How ICMC Is Responding to COVID-19 in the Field

Geneva, 4 May 2020 - The current global health crisis is having a significant impact on economic growth, social relationships and healthcare infrastructures. Its effect on refugees, migrants, and internally displaced people is even greater. In a webinar, ICMC Secretary General Msgr. Robert J. Vitillo discussed this grave impact and explained how the International Catholic Migration Commission is addressing their particular concerns.

Eighty-four percent of the world’s displaced population live in low- and middle-income countries, whose health and sanitation systems are often weak, said Msgr. Vitillo during a webinar on 23 April. Some of those countries are also dealing with other emergencies such as conflicts, abject poverty or environmental degradation.

Displaced people often live in overcrowded situations, be it in camps or urban settings. Areas with high population density are among the most affected by the new coronavirus. In many of those areas, resources for COVID-19 tests are scarce and the number of refugees and migrants who have been infected is unclear.

What is clear, however, said Msgr. Vitillo, is that, once the infection starts to rage in these places and given the unsanitary conditions in which refugees and migrants are forced to live, it will spread like wildfire.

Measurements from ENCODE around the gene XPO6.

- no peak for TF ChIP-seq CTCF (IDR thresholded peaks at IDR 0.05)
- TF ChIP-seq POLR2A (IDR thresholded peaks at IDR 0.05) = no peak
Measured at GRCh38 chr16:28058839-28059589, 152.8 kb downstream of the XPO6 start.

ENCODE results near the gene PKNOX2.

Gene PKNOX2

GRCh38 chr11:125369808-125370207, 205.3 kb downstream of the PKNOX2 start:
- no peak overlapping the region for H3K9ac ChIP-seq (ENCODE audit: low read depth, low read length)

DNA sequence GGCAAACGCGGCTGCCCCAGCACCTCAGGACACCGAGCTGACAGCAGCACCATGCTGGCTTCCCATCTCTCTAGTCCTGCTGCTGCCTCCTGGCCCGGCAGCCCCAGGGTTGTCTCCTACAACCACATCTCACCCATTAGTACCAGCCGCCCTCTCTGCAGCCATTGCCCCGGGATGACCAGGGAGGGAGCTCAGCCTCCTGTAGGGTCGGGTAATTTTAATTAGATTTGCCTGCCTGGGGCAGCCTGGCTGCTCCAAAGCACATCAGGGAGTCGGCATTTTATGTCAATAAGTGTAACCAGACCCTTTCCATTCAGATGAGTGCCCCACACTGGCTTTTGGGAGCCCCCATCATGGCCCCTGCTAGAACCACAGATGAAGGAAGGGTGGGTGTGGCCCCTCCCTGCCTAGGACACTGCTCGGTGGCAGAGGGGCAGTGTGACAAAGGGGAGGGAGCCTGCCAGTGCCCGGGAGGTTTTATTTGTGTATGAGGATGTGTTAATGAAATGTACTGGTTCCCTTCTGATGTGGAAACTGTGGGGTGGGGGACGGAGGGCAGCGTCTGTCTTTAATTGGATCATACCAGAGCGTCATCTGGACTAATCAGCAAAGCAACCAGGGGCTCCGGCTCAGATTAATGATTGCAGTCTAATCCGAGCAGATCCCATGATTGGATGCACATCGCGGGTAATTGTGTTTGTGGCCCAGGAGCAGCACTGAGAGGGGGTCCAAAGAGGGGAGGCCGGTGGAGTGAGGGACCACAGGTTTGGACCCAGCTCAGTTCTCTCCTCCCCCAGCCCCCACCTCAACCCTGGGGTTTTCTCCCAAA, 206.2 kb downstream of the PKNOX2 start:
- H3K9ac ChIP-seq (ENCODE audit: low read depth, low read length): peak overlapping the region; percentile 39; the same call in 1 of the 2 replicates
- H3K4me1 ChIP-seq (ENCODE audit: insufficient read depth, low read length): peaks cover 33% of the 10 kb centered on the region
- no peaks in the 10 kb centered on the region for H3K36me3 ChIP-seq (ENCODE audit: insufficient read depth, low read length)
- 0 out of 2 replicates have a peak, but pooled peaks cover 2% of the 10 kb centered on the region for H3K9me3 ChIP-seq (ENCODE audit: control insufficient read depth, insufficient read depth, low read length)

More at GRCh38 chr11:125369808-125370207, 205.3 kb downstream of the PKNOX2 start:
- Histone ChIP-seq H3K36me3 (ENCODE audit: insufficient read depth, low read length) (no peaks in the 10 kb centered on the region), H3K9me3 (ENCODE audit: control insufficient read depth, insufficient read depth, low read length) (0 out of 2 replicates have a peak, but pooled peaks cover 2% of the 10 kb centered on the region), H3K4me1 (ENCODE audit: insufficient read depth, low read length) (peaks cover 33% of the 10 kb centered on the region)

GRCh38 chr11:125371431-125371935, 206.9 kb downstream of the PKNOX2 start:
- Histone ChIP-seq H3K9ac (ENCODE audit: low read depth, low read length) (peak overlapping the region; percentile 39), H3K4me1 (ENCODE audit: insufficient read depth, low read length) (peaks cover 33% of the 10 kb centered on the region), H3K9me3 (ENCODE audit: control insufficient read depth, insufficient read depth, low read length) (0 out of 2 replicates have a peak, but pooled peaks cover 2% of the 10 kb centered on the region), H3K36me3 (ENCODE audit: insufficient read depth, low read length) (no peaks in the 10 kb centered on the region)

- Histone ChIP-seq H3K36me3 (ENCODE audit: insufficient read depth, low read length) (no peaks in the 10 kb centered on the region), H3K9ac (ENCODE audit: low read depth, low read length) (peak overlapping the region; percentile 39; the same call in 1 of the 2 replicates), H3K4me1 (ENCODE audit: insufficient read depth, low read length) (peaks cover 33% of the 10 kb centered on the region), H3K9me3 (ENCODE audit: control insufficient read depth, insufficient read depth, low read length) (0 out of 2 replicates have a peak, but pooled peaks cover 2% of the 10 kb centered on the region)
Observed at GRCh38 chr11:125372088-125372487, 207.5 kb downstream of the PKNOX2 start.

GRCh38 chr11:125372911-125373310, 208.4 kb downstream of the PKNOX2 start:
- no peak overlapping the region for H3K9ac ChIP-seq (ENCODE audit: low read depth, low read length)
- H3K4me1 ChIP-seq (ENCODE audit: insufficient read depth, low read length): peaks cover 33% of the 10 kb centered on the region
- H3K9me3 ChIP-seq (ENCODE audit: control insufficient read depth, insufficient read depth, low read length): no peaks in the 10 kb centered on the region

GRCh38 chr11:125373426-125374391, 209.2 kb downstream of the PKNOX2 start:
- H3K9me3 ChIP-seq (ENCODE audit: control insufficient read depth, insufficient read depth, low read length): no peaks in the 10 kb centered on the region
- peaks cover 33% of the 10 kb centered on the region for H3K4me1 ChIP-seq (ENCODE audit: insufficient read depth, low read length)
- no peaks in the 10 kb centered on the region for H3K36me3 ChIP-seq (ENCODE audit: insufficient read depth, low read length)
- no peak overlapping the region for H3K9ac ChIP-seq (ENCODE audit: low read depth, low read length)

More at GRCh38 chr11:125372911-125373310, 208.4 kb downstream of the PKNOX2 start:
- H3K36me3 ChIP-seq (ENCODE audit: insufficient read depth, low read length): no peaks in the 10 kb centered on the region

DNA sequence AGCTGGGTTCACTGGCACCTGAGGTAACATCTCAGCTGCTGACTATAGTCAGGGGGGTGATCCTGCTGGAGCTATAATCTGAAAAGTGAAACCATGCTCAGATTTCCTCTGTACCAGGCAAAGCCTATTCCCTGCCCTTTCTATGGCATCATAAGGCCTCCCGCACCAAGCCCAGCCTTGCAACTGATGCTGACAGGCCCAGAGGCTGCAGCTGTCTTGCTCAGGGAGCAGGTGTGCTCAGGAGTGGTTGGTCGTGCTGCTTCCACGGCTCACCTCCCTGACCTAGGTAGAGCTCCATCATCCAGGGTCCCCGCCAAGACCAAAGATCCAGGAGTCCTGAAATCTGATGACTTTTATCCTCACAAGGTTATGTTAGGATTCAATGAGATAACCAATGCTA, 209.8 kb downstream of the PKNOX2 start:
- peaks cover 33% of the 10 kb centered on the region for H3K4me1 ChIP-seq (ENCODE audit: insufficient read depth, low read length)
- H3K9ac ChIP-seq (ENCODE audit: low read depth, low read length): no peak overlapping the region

ICMC’s Response in the Field

“It is essential to ensure that refugees and migrants are afforded the same kind of assistance that is available for the general population in countries where they live,” said Msgr. Vitillo. Everyone, and that includes refugees and migrants, should understand how the virus spreads so that they can try to prevent transmission. Likewise, refugees and migrants must receive the necessary medical assistance if they show symptoms of COVID-19.

Msgr. Vitillo spoke about what he defined as the “most dangerous reaction”: when refugees and migrants are blamed as being responsible for the infection. This not only deprives them of assistance but also exposes them to violence and further marginalization and renders them more afraid to seek help.

ICMC staff have been making brave efforts to maintain contact with refugees and migrants, and are doing so in increasingly creative ways.

In Malaysia, ICMC’s Refugee Protection Corps is working to counter the spread of COVID-19 among the Rohingya and other refugee communities through education on how to prevent transmission and recognize symptoms. Staff in the country are also developing internet-based tools to prevent domestic violence among these families and local communities.

In Pakistan, in addition to prevention education on the virus, ICMC is keeping open its medical services in camps along the border with Afghanistan. Staff are equipped with personal protection equipment, and access to the clinics is now also available for the local Pakistani population.

In Jordan, ICMC has been granted special permits to make home visits to be able to deliver cash assistance and other daily living supplies to refugees. In Greece, legal and social experts work remotely, while protection experts visit refugee camps on a rotation basis to monitor the situation – especially for unaccompanied children – while at the same time minimizing the risk to themselves.